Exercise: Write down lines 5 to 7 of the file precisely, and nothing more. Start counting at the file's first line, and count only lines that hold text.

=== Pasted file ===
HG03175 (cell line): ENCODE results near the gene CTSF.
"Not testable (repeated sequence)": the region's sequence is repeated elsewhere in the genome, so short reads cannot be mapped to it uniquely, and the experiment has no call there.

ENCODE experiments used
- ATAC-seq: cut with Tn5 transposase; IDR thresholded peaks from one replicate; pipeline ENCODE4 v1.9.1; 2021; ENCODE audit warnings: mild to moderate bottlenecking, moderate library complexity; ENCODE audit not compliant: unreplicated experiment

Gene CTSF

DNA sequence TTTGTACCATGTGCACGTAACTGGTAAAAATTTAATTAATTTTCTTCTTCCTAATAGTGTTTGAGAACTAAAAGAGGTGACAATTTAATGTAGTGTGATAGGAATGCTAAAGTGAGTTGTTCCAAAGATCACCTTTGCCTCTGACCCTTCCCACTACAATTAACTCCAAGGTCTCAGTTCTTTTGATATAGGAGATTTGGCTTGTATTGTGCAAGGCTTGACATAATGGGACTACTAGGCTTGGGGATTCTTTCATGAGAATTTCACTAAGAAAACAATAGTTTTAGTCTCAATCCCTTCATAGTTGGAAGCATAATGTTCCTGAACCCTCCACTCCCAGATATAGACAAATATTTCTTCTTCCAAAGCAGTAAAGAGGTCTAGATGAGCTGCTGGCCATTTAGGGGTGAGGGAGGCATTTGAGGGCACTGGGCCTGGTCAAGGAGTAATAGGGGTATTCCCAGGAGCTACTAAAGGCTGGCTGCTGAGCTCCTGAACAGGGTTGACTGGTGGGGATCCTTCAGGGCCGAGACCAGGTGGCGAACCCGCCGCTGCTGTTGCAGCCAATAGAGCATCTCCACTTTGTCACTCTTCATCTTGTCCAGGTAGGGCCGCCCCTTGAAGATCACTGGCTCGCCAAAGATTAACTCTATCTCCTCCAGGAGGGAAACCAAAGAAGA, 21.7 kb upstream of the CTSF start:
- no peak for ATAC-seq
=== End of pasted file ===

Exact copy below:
Gene CTSF

DNA sequence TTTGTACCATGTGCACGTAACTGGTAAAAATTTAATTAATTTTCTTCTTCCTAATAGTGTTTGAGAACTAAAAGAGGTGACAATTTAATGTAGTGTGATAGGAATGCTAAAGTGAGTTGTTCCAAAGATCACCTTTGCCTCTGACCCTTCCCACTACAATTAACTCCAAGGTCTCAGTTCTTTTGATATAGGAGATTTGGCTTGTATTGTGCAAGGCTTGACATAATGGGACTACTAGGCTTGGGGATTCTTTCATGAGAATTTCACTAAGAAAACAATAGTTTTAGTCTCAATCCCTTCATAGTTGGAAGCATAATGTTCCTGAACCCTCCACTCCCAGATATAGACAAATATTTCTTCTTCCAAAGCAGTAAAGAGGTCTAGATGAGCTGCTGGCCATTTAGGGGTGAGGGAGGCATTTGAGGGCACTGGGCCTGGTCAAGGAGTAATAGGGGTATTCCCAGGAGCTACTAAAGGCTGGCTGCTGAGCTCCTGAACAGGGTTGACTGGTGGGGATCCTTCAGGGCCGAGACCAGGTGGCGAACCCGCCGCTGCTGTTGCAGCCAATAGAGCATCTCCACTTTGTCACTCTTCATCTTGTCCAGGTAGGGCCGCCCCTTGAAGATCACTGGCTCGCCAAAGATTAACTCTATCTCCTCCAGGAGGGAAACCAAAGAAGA, 21.7 kb upstream of the CTSF start:
- no peak for ATAC-seq